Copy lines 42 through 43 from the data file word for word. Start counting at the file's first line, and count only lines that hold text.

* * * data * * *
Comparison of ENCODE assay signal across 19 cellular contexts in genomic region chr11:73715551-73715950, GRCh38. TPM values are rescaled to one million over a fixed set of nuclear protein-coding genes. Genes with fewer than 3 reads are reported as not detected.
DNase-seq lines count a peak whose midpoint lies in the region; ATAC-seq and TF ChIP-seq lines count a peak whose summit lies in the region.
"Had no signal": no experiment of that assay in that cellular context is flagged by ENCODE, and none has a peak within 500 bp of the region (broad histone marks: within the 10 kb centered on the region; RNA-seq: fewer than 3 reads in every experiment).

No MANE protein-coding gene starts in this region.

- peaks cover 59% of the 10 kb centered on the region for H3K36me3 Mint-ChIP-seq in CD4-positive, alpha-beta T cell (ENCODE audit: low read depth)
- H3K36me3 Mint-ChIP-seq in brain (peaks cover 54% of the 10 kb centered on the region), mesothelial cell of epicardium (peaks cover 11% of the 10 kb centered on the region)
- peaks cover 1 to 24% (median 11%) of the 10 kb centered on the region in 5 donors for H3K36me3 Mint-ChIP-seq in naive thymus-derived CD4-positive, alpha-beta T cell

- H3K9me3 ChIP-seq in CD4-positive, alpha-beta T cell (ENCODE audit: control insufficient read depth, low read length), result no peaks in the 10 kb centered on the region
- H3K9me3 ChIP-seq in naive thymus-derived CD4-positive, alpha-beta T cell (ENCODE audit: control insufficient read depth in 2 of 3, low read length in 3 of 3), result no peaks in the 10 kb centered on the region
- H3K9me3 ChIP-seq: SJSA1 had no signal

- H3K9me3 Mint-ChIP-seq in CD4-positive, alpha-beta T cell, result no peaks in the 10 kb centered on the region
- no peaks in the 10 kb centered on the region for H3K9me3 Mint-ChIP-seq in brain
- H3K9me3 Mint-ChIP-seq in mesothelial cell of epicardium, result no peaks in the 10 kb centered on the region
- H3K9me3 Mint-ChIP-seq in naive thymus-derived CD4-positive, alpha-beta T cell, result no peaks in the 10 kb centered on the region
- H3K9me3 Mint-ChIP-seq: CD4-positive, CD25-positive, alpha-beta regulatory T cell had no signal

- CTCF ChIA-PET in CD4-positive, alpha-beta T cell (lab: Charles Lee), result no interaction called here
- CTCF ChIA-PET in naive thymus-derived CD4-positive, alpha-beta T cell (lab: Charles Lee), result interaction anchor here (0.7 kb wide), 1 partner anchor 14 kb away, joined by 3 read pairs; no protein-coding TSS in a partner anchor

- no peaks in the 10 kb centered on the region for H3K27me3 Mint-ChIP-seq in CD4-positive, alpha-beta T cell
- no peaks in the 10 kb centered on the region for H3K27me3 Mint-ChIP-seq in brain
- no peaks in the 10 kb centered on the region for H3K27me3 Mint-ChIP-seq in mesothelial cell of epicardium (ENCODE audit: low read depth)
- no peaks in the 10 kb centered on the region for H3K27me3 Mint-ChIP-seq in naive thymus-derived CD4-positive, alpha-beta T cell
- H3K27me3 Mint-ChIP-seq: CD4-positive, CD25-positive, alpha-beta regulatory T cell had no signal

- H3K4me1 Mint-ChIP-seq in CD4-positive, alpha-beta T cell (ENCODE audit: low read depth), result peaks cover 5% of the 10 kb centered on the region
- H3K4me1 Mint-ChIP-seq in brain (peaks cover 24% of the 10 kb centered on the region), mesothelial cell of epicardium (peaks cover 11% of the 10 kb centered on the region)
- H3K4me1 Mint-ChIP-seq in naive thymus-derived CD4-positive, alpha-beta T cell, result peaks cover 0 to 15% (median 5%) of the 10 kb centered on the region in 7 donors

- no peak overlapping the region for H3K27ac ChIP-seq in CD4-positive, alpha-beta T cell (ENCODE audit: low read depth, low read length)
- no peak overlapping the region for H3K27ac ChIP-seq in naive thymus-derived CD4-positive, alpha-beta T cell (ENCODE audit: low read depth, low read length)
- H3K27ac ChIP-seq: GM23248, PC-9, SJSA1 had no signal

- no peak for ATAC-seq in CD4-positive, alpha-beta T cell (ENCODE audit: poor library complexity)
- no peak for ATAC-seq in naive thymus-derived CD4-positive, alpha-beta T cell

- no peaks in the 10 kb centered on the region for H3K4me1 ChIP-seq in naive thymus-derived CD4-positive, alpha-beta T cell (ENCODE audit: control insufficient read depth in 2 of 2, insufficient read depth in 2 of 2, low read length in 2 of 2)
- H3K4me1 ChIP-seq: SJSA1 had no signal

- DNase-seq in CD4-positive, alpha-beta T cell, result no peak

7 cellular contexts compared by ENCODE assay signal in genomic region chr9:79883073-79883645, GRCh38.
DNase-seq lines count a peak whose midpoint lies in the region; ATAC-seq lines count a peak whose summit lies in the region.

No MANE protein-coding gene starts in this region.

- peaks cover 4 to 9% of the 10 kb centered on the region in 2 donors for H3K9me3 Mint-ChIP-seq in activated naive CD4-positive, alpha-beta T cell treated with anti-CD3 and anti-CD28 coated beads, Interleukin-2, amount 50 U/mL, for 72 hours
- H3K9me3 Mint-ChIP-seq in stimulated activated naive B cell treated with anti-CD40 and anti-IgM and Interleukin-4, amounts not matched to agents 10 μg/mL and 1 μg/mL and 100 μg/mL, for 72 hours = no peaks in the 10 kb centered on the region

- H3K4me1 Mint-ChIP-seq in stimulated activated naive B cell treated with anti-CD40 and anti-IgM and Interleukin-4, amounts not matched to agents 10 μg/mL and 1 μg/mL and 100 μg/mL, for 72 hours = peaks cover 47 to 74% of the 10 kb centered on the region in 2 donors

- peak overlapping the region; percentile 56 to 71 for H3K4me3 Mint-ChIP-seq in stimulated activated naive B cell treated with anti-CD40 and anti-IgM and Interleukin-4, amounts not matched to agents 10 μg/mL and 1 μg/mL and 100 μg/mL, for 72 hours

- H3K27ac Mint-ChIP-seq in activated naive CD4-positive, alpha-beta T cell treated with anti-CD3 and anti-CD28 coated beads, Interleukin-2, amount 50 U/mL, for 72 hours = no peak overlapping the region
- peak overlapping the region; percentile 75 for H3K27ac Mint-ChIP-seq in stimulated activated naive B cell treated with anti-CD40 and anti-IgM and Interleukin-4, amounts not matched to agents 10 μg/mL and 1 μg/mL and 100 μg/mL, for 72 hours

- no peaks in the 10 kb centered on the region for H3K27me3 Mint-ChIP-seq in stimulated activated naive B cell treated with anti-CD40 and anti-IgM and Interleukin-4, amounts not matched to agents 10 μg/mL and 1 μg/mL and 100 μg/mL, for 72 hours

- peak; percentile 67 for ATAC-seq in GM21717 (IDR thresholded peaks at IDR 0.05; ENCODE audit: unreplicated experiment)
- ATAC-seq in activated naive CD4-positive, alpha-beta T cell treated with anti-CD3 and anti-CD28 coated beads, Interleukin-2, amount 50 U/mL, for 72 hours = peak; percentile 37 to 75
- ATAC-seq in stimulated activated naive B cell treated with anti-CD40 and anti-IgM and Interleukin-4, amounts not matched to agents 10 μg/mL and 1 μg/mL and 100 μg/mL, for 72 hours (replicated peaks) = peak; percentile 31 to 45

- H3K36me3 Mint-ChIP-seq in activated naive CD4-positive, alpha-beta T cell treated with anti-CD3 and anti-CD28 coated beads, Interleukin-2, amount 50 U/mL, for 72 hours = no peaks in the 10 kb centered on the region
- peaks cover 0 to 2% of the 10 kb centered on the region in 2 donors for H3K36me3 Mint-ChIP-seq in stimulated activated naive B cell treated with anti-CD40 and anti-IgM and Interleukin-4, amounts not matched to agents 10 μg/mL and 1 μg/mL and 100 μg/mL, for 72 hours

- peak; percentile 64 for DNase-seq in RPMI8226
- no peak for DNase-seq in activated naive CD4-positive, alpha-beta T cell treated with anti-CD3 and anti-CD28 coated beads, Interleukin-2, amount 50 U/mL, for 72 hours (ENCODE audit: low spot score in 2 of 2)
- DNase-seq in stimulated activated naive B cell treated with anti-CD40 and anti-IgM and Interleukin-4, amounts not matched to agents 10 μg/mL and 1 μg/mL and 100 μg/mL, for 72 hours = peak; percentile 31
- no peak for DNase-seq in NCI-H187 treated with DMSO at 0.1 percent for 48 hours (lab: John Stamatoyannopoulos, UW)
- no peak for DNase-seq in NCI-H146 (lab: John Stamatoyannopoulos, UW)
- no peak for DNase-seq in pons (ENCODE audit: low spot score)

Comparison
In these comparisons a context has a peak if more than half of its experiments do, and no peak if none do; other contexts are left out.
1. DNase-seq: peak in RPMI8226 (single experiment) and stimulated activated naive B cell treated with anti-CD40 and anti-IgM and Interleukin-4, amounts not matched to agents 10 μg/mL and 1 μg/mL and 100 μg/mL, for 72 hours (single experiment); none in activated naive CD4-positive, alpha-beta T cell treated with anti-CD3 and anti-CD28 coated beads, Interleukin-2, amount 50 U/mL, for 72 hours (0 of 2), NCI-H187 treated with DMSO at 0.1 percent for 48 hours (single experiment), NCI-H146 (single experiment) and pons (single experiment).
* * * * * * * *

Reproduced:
- peak overlapping the region; percentile 75 for H3K27ac Mint-ChIP-seq in stimulated activated naive B cell treated with anti-CD40 and anti-IgM and Interleukin-4, amounts not matched to agents 10 μg/mL and 1 μg/mL and 100 μg/mL, for 72 hours

- no peaks in the 10 kb centered on the region for H3K27me3 Mint-ChIP-seq in stimulated activated naive B cell treated with anti-CD40 and anti-IgM and Interleukin-4, amounts not matched to agents 10 μg/mL and 1 μg/mL and 100 μg/mL, for 72 hours